Images of Hubble Ultra Deep Field (the farthest we’ve ever seen into the universe) and it’s close-ups.
Astronomers, in 1996, attempted something extraordinary. They pointed the Hubble Space Telescope into a part of the sky that seemed utterly empty, a patch devoid of any planets, stars and galaxies. This area was close to the Big Dipper, a very familiar constellation. The patch of sky was no bigger than a grain of sand held out at arms length. There was a real risk that the images returned would be as black as the space at which it was being pointed. Nevertheless, they opened the telescope and slowly, over the course of 10 full days, photons that had been travelling for over 13 billion years finally ended their journey on the detector of humanity’s most powerful telescope. When the telescope was finally closed, the light from over 3,000 galaxies had covered the detector, producing one of the most profound and humbling images in all of human history - every single spot, smear, and dot was an entire galaxy, each one containing hundreds of billions of stars.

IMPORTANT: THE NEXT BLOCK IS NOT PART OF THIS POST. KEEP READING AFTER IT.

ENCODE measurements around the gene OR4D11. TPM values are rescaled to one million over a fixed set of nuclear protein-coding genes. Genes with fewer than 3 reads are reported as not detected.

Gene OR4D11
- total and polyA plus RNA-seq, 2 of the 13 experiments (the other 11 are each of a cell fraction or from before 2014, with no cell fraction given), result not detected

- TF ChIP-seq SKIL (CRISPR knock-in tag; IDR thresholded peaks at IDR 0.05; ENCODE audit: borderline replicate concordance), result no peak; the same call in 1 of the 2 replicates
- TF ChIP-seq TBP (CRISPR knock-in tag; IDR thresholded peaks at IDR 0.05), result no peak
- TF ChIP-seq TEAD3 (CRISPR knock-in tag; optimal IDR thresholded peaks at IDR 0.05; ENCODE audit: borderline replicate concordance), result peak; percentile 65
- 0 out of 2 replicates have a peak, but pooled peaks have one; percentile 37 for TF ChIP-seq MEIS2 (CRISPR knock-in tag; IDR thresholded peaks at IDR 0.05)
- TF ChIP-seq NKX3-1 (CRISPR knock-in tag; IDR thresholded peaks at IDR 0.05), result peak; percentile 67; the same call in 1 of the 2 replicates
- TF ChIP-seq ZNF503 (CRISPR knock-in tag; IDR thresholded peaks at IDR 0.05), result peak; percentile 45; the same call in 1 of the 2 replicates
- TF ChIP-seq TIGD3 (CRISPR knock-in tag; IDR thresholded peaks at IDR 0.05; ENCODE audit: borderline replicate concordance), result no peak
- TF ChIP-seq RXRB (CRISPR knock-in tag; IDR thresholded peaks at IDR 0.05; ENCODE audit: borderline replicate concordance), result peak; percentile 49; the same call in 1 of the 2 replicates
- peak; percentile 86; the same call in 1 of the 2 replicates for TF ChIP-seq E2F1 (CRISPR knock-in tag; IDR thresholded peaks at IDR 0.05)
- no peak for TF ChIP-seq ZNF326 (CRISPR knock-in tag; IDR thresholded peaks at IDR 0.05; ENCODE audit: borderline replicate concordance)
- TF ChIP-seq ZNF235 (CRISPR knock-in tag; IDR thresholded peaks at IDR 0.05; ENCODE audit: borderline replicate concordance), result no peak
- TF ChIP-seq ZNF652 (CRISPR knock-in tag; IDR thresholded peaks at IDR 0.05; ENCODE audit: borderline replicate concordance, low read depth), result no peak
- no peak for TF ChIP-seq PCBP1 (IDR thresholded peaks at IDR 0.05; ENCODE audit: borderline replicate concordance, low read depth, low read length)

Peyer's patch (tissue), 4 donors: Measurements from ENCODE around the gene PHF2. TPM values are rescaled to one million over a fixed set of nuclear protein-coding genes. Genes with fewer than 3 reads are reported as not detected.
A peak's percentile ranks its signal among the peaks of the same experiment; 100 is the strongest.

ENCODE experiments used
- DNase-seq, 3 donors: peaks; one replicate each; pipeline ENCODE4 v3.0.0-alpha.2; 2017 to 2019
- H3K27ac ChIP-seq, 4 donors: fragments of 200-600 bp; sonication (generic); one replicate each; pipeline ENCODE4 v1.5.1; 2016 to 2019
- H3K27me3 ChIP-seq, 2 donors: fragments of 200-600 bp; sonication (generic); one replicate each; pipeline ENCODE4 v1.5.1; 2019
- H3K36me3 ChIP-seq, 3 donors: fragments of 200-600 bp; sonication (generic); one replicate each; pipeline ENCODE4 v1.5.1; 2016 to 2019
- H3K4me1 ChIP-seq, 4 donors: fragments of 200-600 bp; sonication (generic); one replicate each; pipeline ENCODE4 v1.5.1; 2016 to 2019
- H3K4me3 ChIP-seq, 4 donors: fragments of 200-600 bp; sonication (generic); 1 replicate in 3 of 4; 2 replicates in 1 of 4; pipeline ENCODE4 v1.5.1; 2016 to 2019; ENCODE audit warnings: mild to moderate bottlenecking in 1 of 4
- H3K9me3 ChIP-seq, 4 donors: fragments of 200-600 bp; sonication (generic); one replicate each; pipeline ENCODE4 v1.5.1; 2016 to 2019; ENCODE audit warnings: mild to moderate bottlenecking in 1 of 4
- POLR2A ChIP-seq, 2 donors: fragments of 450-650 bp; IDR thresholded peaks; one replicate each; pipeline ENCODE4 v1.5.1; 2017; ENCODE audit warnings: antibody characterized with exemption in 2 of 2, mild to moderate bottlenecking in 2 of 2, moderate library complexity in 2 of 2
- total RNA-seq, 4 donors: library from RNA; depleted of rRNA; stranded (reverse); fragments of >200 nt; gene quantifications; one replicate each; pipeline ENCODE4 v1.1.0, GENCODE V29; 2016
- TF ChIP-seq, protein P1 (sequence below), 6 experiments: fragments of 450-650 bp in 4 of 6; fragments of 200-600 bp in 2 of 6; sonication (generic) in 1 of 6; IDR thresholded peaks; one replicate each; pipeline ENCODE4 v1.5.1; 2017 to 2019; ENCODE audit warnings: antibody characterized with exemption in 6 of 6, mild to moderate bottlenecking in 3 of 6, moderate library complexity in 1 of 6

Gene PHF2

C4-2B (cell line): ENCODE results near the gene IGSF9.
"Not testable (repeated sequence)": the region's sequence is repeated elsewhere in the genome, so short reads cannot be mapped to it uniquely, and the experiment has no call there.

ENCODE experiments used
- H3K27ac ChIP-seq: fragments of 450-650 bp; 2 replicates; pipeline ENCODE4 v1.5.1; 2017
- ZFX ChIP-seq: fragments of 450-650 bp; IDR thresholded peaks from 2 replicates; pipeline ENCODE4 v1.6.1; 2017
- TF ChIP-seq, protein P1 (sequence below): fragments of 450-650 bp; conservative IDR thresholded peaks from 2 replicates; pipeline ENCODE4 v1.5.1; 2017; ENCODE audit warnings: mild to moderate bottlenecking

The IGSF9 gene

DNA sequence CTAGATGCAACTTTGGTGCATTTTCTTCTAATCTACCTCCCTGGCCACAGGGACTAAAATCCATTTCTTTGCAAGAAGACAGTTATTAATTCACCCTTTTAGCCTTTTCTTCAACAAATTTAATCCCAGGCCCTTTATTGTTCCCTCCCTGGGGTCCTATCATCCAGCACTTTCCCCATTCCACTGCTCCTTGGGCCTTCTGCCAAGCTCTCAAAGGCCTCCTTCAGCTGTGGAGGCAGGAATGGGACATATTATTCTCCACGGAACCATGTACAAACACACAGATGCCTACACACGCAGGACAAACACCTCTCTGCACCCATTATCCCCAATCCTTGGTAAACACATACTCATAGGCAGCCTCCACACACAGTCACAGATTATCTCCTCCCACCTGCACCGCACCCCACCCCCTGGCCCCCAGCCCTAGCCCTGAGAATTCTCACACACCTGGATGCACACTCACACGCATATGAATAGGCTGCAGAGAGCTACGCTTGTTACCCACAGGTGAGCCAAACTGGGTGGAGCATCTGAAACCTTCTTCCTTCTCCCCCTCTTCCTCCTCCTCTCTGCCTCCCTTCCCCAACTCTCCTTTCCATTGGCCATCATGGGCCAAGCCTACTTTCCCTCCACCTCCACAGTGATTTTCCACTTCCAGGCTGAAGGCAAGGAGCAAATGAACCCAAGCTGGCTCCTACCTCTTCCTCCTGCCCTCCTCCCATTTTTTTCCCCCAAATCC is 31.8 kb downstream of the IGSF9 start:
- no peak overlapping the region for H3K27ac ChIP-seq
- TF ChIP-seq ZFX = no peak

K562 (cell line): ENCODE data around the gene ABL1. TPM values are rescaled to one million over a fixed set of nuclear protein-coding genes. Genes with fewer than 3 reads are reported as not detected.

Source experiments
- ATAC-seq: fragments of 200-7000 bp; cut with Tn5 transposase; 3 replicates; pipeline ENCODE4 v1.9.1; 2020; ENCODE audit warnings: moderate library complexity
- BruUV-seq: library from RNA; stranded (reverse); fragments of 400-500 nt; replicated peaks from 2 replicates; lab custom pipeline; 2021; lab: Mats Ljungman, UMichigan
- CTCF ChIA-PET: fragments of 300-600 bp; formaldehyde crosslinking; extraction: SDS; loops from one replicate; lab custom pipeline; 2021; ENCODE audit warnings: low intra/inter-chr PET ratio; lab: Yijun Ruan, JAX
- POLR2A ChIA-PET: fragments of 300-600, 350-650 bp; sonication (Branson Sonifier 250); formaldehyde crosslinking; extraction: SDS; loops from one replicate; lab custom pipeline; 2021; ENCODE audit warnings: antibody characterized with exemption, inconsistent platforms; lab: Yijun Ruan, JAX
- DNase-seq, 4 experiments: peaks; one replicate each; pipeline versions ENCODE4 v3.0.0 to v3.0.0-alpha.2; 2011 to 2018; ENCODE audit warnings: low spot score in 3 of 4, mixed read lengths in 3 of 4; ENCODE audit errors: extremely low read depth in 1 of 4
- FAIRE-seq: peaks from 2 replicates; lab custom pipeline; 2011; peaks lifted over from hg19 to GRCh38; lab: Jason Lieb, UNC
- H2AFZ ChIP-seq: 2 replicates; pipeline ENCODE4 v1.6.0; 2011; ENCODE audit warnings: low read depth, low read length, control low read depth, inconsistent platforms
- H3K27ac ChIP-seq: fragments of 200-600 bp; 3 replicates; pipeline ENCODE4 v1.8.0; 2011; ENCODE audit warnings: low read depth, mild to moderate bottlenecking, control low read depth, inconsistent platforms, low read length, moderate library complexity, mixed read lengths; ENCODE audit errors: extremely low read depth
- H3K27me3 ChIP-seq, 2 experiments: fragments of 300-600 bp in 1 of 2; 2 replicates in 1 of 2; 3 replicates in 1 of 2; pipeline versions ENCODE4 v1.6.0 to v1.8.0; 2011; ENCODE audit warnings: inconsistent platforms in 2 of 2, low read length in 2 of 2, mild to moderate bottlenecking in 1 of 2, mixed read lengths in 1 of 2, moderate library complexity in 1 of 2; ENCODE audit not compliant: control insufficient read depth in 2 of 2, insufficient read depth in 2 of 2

Later, in 2004, they did it again, this time pointing the telescope toward an area near the constellation Orion. They opened the shutter for over 11 days and 400 complete orbits around the Earth. Detectors with increased sensitivity and filters that allowed more light through than ever before allowed over 10,000 galaxies to appear in what became known as the Ultra Deep Field, an image that represented the farthest we’ve ever seen into the universe.The photons from these galaxies left when the universe was only 500 million years old, and 13 billion years later, they end their long journey as a small blip on a telescope’s CCD.
There are over 100 billion galaxies in the universe. Simply saying that number doesn’t really mean much to us because it doesn’t provide any context. Our brains have no way to accurately put that in any meaningful perspective. When we look at this image, however, and think about the context of how it was made, and really understand what it means, we instantly gain the perspective and cannot help but be forever changed by it. We pointed the most powerful telescope ever built by human beings at absolutely nothing, for no other reason than because we were curious, and discovered that we occupy a very tiny place in the heavens.